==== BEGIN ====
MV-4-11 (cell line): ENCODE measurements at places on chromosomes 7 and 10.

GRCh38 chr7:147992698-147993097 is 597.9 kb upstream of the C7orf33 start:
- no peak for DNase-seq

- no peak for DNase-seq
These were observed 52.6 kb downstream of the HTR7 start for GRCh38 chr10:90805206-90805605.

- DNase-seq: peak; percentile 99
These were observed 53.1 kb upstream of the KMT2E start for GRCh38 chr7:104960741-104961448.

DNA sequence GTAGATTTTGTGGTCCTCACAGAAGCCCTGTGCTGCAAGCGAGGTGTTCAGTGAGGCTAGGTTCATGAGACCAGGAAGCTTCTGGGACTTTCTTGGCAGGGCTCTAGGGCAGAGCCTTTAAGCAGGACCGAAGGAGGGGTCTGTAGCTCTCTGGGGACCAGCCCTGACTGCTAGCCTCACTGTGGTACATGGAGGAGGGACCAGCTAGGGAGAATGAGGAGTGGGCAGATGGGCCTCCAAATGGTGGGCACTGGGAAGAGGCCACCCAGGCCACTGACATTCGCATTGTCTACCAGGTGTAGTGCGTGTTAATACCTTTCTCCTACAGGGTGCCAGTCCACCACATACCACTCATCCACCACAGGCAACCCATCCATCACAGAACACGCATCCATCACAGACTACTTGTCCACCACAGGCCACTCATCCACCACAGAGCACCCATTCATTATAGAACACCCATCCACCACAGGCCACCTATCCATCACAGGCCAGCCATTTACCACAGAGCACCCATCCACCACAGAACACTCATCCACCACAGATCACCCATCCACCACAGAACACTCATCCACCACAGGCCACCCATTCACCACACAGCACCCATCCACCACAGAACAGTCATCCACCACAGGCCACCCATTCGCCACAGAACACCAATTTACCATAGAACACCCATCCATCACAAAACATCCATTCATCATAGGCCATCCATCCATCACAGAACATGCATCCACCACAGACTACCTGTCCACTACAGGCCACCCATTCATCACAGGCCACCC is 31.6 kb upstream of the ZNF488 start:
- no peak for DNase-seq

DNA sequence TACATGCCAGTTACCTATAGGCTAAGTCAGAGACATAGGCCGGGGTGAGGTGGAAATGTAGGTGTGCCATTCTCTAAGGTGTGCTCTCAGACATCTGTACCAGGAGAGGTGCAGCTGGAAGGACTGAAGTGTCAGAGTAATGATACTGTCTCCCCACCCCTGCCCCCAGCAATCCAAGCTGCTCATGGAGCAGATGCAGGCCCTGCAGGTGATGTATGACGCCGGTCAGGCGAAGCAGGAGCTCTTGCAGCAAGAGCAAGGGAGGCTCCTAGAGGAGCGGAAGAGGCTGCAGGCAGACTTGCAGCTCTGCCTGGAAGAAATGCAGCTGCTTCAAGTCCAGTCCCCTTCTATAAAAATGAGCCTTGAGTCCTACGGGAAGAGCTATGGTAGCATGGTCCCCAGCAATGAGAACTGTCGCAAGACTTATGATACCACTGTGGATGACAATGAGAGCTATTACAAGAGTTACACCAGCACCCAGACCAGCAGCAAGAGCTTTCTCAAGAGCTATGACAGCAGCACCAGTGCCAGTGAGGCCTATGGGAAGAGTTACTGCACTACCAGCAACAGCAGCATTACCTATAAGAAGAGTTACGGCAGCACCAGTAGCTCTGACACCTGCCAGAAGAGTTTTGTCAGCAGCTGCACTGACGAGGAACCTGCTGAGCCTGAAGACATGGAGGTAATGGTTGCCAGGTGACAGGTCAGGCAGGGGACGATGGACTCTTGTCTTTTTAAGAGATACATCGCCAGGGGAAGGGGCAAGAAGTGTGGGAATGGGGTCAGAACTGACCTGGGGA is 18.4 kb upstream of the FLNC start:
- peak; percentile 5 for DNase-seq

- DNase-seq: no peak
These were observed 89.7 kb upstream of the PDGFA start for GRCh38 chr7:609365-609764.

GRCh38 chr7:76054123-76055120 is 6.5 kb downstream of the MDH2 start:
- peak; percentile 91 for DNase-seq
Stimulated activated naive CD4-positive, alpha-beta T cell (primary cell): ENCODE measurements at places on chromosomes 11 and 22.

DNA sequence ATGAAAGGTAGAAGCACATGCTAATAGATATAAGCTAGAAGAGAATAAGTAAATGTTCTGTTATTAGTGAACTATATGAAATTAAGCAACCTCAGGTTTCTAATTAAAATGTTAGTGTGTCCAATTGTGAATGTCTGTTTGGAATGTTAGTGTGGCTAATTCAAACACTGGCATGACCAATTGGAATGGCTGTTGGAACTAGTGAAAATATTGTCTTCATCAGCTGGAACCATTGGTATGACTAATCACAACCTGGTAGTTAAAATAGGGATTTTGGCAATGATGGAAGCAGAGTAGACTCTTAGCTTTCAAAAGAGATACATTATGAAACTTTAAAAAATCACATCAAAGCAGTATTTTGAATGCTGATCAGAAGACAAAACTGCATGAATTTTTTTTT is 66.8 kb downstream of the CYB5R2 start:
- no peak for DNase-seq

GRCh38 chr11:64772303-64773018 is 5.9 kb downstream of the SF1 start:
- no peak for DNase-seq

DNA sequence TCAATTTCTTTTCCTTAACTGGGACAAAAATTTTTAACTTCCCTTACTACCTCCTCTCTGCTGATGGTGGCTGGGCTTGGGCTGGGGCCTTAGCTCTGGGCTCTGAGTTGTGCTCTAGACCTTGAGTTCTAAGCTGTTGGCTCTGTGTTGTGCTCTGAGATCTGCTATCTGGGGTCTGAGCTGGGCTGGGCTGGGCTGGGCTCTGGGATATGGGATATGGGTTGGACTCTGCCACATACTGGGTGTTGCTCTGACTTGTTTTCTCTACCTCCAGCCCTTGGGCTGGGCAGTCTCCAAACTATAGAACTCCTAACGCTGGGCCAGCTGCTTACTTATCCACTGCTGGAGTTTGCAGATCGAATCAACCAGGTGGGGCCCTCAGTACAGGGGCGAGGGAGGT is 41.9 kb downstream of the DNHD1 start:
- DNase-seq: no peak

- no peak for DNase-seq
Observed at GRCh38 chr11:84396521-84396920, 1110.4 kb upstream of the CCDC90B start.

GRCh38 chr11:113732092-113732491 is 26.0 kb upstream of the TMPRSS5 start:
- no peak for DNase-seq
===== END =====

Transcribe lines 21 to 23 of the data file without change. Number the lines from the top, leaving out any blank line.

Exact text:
DNA sequence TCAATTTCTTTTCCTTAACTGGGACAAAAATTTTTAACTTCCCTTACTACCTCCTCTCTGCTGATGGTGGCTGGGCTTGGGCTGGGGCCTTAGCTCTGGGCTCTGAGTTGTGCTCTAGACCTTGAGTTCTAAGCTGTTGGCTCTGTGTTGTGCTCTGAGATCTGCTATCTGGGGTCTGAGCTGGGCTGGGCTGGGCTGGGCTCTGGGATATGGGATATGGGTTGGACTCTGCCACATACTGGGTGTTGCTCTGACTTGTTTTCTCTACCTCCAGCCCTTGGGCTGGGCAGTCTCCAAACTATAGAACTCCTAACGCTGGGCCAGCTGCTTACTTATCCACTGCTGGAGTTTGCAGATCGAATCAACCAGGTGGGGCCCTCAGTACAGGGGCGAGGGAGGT is 41.9 kb downstream of the DNHD1 start:
- DNase-seq: no peak

- no peak for DNase-seq